Depressed Children: Do You Know What to Do?

 

teacher classroom management blog

 

Depressed Children

Do You Know What to Do?

 
 

 

This is a rough time for many families. That is why this issue will focus on ideas for helping children who are sad and depressed.

Since depression often worsens around holiday time, it is always a good idea to be especially vigilant during November and December.

Be sure to carefully watch over any children and teens who show signs of sadness, isolation, withdrawal, distress, or other marked changes in behavior. If you are not a counselor, be sure to seek help if you have any safety concerns about a child or teen; these strategies are not a substitute for that.
 

Strategies for Depressed Children and Teens
 

Yesterday Once More
When children and youth spend a lot of the present being very upset about problems from the past, ask them to "bloom where you're planted."

Power Walk
Vigorous exercise can have almost a magical effect on depressed children and teens. Studies have consistently shown that exercise is one of the top three things that can help a child or youth stay ahead of depression. Don't forget that if you are not a clinician, be sure to immediately seek mental health guidance if you have any safety concerns about a depressed child. It is always better to play it safe as the severity of a youngster's depression is often not readily apparent.

Power Talk
Talk is the other intervention that studies have shown to be potentially quite useful to help depressed children and adolescents moderate the amount of sadness they are experiencing. We recommend that you combine this intervention with the preceding method– exercise. For example, you and the student can walk rapidly around your site while the child gets to talk about any issues that may be of concern. You can "Power Talk while you Power Walk". Children who "talk it out", are far less likely to "act it out". They are also less likely to "act it in"– to hurt themselves with behaviors such as self-harm, self-endangering, substance abuse or other similar self-destructive actions. Depression can be both acted out and acted in. We tend to think of depression as just being acted in, but it can be either.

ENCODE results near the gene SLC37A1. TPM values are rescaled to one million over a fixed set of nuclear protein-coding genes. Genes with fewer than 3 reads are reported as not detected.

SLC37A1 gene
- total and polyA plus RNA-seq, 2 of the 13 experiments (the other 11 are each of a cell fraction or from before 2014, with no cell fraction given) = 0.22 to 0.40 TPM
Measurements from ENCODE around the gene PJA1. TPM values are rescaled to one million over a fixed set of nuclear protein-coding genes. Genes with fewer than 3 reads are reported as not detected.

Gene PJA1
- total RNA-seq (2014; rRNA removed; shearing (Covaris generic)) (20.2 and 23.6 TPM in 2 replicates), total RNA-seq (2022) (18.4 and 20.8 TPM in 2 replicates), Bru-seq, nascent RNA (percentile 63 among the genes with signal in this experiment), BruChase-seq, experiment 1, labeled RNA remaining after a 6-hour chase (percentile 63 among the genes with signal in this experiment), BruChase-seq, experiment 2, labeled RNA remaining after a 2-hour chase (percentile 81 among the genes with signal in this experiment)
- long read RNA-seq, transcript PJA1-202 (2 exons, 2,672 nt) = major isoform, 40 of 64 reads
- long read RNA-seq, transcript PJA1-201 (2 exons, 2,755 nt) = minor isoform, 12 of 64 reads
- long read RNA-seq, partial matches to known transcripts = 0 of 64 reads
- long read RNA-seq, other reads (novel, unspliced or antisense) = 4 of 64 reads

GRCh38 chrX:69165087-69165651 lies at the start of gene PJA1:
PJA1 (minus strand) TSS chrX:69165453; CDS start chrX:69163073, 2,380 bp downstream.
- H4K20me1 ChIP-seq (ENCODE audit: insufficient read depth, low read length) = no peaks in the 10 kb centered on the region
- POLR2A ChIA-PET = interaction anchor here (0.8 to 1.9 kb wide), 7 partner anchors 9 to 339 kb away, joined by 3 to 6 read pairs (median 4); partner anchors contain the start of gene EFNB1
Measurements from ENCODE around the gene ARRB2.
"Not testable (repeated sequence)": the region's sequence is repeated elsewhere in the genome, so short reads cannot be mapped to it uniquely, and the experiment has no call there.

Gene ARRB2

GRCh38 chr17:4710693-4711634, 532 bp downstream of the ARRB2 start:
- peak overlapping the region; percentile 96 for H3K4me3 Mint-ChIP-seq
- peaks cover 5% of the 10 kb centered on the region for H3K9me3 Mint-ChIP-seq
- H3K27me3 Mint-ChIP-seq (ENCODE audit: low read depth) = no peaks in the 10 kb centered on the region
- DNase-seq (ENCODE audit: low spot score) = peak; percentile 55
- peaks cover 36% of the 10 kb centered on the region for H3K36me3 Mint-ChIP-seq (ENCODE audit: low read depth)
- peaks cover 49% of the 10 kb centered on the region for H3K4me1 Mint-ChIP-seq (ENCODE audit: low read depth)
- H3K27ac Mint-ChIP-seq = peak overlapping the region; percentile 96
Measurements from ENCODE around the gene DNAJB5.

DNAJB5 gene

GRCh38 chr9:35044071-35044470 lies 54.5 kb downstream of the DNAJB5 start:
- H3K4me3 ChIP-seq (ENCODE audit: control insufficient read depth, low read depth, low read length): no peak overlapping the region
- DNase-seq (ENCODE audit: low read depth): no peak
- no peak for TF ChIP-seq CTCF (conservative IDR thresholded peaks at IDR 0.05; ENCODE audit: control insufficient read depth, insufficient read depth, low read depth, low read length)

For Right Now
For children who are sad about things from the past or future, ask them "What's wrong with this moment?" If they say that nothing is wrong right now, then ask them "Why would you waste the present worrying about what's done…or what may never happen?" Assist students to avoid squandering the present moment for a problematic past or potentially problematic future.


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Depression Solves What?
For children and adolescents who are often mired in depression, ask them to tell you exactly what depression solves. Assist the students to understand that depression solves nothing, and can make things worse when the child neglects responsibilities or shirks work due to sadness.

Cancel Stinkin' Thinking
Now that you have your students realizing that depression never solves anything, teach them to notice and stop depressing thoughts by thinking "Cancel" whenever they notice negative thinking. You can call the negative thinking "stinkin' thinking." If depressed students protest that they will never be able to turn off all the negative thoughts, reassure them that just noticing the negative thinking is a huge first step. "Sell" the idea of reducing negative thinking by emphasizing that depressed students will be probably more comfortable and experience less pain by simply reducing the amount of negative thoughts.

Take Action
Train depressed students to take an action rather than just wallow in sadness. This intervention is the perfect follow-up to the two approaches shown immediately above.

Depression Time
For depressed students who really hesitate to take steps to stop their negative thoughts, suggest to these youngsters that they simply try to reduce the number of minutes spent on negativity. Next, point out that there will always be plenty of time to be depressed later, that students aren't giving up anything, they can always choose to be sad again later. Alternatively, have depressed students determine how many minutes per day they spend dwelling on sad thoughts, then have them reduce the time by a percentage that is acceptable to them.

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About Ruth Herman Wells

Author/Trainer Ruth Herman Wells, M.S. is the director of Youth Change Professional Development Workshops. In 2011, Ruth was rated as a Top 10 U.S. K-12 educational and motivational speaker by Speakerwiki and Speakermix. She is the author of several book series, a columnist, adjunct professor for two universities, and a popular keynote speaker and workshop presenter. Ruth's dozens of books includes Temper and Tantrum Tamers and Turn On the Turned-Off Student.